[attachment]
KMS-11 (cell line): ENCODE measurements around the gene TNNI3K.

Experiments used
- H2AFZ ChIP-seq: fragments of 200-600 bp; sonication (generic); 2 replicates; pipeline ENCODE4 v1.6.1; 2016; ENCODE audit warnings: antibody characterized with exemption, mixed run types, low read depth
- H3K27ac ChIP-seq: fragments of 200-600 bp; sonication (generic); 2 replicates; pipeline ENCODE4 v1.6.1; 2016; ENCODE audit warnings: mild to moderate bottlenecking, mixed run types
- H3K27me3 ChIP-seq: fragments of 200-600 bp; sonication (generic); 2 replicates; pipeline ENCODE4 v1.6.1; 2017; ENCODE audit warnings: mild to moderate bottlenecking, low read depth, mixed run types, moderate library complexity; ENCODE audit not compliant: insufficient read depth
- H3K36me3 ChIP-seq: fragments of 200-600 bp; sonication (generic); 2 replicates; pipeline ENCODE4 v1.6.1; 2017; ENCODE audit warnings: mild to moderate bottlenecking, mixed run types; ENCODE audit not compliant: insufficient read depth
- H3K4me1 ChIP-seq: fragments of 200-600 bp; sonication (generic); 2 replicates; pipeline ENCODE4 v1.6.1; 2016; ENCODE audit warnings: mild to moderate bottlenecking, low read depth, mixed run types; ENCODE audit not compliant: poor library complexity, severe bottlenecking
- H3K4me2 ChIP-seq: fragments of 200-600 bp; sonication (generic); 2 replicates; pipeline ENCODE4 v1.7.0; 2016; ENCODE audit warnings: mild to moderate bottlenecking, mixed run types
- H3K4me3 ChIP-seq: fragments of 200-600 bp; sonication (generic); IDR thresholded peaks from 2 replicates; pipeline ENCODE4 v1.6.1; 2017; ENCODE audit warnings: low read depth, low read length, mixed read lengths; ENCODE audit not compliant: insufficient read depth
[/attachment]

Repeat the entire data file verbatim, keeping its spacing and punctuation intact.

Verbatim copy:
KMS-11 (cell line): ENCODE measurements around the gene TNNI3K.

Experiments used
- H2AFZ ChIP-seq: fragments of 200-600 bp; sonication (generic); 2 replicates; pipeline ENCODE4 v1.6.1; 2016; ENCODE audit warnings: antibody characterized with exemption, mixed run types, low read depth
- H3K27ac ChIP-seq: fragments of 200-600 bp; sonication (generic); 2 replicates; pipeline ENCODE4 v1.6.1; 2016; ENCODE audit warnings: mild to moderate bottlenecking, mixed run types
- H3K27me3 ChIP-seq: fragments of 200-600 bp; sonication (generic); 2 replicates; pipeline ENCODE4 v1.6.1; 2017; ENCODE audit warnings: mild to moderate bottlenecking, low read depth, mixed run types, moderate library complexity; ENCODE audit not compliant: insufficient read depth
- H3K36me3 ChIP-seq: fragments of 200-600 bp; sonication (generic); 2 replicates; pipeline ENCODE4 v1.6.1; 2017; ENCODE audit warnings: mild to moderate bottlenecking, mixed run types; ENCODE audit not compliant: insufficient read depth
- H3K4me1 ChIP-seq: fragments of 200-600 bp; sonication (generic); 2 replicates; pipeline ENCODE4 v1.6.1; 2016; ENCODE audit warnings: mild to moderate bottlenecking, low read depth, mixed run types; ENCODE audit not compliant: poor library complexity, severe bottlenecking
- H3K4me2 ChIP-seq: fragments of 200-600 bp; sonication (generic); 2 replicates; pipeline ENCODE4 v1.7.0; 2016; ENCODE audit warnings: mild to moderate bottlenecking, mixed run types
- H3K4me3 ChIP-seq: fragments of 200-600 bp; sonication (generic); IDR thresholded peaks from 2 replicates; pipeline ENCODE4 v1.6.1; 2017; ENCODE audit warnings: low read depth, low read length, mixed read lengths; ENCODE audit not compliant: insufficient read depth